COVID-19 has forced us to acknowledge the importance of cleaning in our indoor environments. It’s a pathogen that can be spread through hard surfaces, and it isn’t the last pathogen that will spread this way. In fact, there’s a good chance that we’ll face another pathogen that has even greater transmissibility via fomites in the not-so-distant future. 

Look around your house, your children’s schools, the hotels and stores you visit. Are they being cleaned properly, or are people just pushing dirt around? Have workers received training and do they understand that you should work from top to bottom when cleaning a room? Do they understand that you can’t just spray a disinfectant and wipe it with the same cloth you’ve used to clean the rest of the building?

There’s a science to cleaning, and it’s important we follow that science to keep our indoor environments safe and healthy for everyone. 

“I’d like to teach the world to clean, in perfect harmony.”

The Power of the (OS1) Community


During a “normal” year, my schedule would start to fill around February. I’d plan trips to many of your campuses and facilities, excited to conduct audits, catch up with you and your teams, talk about what’s new at the office and in the industry.

But… we’re still not at normal yet. While I’m starting to plan travel for this summer, it’s all tentative. Sure, the vaccine is on the way and there’s a good chance that we’ll regain *some* form of normalcy in the next six months, we have no idea exactly what that will look like. Further blurring that picture is the fact that the virus continues to mutate and evolve. No one can say for certain how will that impact immunizations and transmission? 

But that’s not stopping us. We’re embracing the uncertainty and focusing on what is certain: YOU. The (OS1) community is the foundation of what makes this cleaning system so effective. So, from the newly reconstituted Simon Institute to the Cleaning Industry Trainer’s Guild, you are all working so hard to organize communication and empower (OS1) users everywhere.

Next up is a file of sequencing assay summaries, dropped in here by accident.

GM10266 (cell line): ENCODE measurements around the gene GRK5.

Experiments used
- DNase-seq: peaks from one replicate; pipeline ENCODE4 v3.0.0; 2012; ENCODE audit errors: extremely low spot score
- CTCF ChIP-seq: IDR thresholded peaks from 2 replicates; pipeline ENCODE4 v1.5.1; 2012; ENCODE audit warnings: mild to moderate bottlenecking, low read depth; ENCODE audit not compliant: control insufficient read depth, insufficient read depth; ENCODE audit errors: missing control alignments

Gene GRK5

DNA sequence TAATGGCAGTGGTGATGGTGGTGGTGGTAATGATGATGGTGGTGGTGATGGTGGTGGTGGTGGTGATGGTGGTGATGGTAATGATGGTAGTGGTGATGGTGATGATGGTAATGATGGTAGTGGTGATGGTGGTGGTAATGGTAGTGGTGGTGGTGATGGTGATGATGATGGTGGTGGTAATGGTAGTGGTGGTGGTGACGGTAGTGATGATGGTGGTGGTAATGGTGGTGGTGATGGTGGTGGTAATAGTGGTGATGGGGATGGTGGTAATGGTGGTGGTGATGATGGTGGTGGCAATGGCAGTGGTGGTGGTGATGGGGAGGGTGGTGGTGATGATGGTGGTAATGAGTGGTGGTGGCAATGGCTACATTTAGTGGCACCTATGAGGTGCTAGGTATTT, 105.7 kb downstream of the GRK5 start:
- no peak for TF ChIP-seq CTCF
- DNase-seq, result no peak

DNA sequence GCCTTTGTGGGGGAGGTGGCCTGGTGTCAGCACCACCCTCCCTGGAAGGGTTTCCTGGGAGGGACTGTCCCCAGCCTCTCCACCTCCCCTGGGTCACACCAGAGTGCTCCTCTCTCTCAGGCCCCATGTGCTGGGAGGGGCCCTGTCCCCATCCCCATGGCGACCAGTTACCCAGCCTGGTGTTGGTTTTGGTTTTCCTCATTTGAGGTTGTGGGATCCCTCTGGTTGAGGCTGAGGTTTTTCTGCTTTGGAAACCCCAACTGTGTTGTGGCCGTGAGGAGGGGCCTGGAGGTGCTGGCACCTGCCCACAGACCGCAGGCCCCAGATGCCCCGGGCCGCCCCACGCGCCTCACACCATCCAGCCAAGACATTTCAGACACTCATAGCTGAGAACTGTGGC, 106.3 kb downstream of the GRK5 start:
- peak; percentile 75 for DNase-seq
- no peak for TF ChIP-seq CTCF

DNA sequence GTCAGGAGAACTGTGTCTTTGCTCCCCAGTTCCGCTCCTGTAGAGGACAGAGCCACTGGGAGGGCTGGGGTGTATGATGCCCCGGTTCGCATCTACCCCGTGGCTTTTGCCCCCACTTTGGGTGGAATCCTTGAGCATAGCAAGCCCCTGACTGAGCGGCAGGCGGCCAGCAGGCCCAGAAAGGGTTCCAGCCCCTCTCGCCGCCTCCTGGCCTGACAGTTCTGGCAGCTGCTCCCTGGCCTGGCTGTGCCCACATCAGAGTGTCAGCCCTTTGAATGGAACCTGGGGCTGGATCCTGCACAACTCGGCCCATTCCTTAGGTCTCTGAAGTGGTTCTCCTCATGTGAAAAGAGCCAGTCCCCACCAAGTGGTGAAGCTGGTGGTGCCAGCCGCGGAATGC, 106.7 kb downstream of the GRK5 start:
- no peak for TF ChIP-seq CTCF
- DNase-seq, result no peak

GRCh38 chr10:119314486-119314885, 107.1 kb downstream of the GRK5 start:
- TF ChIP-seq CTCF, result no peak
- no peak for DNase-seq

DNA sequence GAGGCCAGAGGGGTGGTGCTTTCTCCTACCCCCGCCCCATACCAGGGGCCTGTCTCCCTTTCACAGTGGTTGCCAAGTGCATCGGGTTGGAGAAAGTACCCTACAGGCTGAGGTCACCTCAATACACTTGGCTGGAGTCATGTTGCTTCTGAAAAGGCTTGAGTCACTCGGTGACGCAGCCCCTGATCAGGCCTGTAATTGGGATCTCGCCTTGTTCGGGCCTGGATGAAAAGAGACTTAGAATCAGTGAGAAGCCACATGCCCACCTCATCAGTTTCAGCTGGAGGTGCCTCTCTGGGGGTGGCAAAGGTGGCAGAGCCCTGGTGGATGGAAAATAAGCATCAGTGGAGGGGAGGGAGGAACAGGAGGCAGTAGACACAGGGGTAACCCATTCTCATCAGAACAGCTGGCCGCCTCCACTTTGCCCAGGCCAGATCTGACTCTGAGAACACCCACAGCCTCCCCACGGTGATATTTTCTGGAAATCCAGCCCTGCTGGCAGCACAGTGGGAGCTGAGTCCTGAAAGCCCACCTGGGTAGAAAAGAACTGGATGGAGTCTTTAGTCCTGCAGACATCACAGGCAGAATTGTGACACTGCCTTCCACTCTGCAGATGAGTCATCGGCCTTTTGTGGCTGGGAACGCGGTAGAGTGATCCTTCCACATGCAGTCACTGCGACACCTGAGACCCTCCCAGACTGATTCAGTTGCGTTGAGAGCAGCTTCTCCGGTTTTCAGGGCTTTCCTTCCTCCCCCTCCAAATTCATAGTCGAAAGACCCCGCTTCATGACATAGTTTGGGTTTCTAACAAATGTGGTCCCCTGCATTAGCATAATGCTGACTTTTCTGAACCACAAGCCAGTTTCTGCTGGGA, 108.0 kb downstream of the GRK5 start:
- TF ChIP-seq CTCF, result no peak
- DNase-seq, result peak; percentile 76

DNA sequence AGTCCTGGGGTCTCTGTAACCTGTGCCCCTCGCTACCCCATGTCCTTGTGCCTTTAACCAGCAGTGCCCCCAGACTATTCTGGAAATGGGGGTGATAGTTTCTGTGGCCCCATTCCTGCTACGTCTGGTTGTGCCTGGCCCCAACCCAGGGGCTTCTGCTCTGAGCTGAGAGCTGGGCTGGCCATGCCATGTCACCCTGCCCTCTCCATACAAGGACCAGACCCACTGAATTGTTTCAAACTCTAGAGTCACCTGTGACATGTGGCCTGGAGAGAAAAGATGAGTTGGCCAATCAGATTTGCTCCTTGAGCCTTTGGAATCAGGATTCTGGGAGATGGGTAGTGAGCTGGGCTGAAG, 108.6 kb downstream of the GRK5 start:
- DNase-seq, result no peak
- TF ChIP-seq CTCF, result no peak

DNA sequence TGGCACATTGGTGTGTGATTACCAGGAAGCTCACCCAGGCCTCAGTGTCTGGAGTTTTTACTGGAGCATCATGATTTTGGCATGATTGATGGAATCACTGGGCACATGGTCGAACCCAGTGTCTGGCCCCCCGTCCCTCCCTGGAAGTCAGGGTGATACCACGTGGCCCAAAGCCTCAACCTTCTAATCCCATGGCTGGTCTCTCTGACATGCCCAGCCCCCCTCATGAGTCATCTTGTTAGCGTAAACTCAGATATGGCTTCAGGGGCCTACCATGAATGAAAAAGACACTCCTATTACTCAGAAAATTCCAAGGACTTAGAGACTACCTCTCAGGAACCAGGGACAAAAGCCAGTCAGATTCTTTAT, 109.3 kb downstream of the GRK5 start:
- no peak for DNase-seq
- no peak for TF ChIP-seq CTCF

You won’t find another community like ours. We share. We network. We build relationships and trust. And most importantly, we’re dedicated to excellence in everything we do. 

Helen Keller once said, “Alone, we can do so little; together, we can do so much.” 

As we’ve said all along, the pandemic has thrust cleaning and public health into the spotlight. People everywhere want better cleaning programs that effectively remove dirt from buildings and protect their health. We have a powerful message, and it’s time for our community to work together to share it. 

Your pal, 
Ben

Want to learn more about (OS1) and our community of users known as the Simon Institute? Drop me a line at ben at managemen.com—I’d love to tell you more about it.


P.S. Follow me on Twitter at @BenWalkerClean

Join us for “DIY Workloading,” our next online mini-course class, next week!

“How long should it take a cleaning worker to vacuum the floors in a 1,000 square foot room?”

“How many custodians do I need to clean a new building?”

“How can I balance the workload to make sure that everyone has an equitable set of tasks?”

These are just a few of the common questions custodial managers have as they configure (or reconfigure) workloads within their buildings.